Every time their team takes to the field there, it is packed with tens of thousands of passionate fans.
The atmosphere generated during big matches, on European nights especially, is renowned.
It is also where, over many decades, the greatest successes in their illustrious history have been celebrated.
And to many traditionalists selling the name to a sponsor for financial gain is virtually sacrilegious.
Sound familiar? The above descriptions could certainly all be applied to Ibrox in Glasgow.
But this is actually the Westfalenstadion, where Bundesliga giants Borussia Dortmund play in Germany. And there is one significant difference to the ground where Rangers have been based for over a century.
Dortmund have already sold the naming rights – their stadium is now known, officially at least, as the Signal Iduna Park.
A sizeable number of their fans – and over 80,000 of them can cram into a stadium built for the World Cup in 1974 – are unhappy about the arrangement.
"Many of us, probably as many as half, would have liked the stadium to have remained as just the Westfalenstadion," said supporters' representative Ralf Bachmeier.
However, the benefits of a 16-year agreement with an insurance company worth in the region of €5million a year are undeniable.
The deal, struck in 2005, helped slash the substantial debt Borussia Dortmund had amassed in buying the property.
It also partially ensures the club can pay top international players decent wages and ensure they are competitive at home and abroad. Jurgen Klopp's side have won the German title two seasons running and are safely into the last 16 of the Champions League this season.
Bachmeier said: "The supporters who do not agree with renaming the stadium appreciate how important it is to the club.
"Anyway, most people still refer to it as the Westfalenstadion."
Selling the naming rights to stadiums, and not just newly constructed ones, has been common business practice in Germany for years.
Most, but not all, of the clubs in the flourishing Bundesliga currently have sponsors for their grounds.
Even VfB Stuttgart, whose ground was originally built way back in 1933, play at the Mercedes-Benz Arena.
That does not mean consternation, like that brewing among Rangers fans as chief executive Charles Green prepares to sell the naming rights to Ibrox for the first time, does not exist.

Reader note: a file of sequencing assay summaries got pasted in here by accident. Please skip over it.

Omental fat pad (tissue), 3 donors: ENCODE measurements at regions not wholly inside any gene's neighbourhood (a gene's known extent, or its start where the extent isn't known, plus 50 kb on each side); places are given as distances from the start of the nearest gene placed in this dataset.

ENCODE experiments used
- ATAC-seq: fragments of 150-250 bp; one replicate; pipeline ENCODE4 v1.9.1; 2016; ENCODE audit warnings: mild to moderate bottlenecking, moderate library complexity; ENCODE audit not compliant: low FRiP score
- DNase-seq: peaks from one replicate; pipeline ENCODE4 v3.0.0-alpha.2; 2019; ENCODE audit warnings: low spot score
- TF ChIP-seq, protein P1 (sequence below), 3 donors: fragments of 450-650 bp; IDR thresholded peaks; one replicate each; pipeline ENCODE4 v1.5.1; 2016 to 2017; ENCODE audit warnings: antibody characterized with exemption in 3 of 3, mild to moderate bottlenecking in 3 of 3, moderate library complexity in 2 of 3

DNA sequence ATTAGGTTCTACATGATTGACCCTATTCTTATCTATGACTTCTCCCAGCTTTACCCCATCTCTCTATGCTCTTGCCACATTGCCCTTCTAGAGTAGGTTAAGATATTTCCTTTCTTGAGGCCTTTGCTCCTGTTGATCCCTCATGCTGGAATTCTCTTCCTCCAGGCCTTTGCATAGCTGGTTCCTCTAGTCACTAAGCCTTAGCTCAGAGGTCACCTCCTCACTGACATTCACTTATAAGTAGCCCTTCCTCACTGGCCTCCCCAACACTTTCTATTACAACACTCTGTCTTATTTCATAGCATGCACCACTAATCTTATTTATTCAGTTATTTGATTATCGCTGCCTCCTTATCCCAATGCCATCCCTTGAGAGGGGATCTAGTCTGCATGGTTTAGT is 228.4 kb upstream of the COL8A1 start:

"The situation in Germany sounds very similar to the one at Rangers," says George Moissidis of Kicker sports magazine. "Some people like it, understand how important the extra revenue could be to their club, appreciate how it can help.
"But some fans, including those who don't particularly care about their team qualifying to play in the Champions League, don't like it.
"Supporters who went to the stadium as a kid and have known it by one name all their lives are often very much against it.
"A lot of fans feel that a new name has no emotion attached to it for them. They say things like: 'What is HSH (the former sponsor of Hamburg's stadium)?'
"Then there are people who want their club to get more money and enjoy more success on the park as a result of that. I would say the split is about 60 to 40, maybe 70 to 30, between the modernists, who welcome sponsors, to the traditionalists, who oppose it."
Moissidis added: "In my experience, the fans who don't like it get used to it. After a while, they don't even think about it. And everyone calls the club by its original name anyway.
"In Stuttgart, for example, the stadium was called the Neckerstadion, after the city's river, for many years. Most people still call it that."
Selling the naming rights to stadiums generates extra income for German clubs shackled by strict ownership guidelines laid out by their governing body.
"The DFB prevents any individual or organisation from having a majority shareholding in one of their member clubs.
This stipulation –which is known as the 50+1 rule – discourages billionaire Arab sheikhs and Russian oligarchs from taking control. Moissidis said: "German clubs cannot compete with the likes of, say, Chelsea, who are bankrolled by Roman Abramovich, financially.
"The money many clubs, those where one wealthy individual has total power, can spend is crazy in comparison with what German clubs can spend.
"German clubs have to make money from somewhere to compete with clubs in England and other countries. Selling the name of their stadiums to sponsors is one way they do that.
"To me, it seems to make sense that clubs in Scotland, which do not make as much money from the likes of television and advertising as those in England, should go down this route.
"I have been at Ibrox on a few occasions for European games and have loved the stadium and enjoyed the atmosphere. I hope it stays just Ibrox. But I can understand why Rangers would do this.
"The Bundesliga made a profit of €2.1billion last year. This was distributed between its member clubs. Their combined debt still rose from €593million to €623million.
"Clubs have to examine and exploit every possible way of generating money to ensure they are not left behind by their European counterparts and selling the naming rights to stadiums is a big part of that."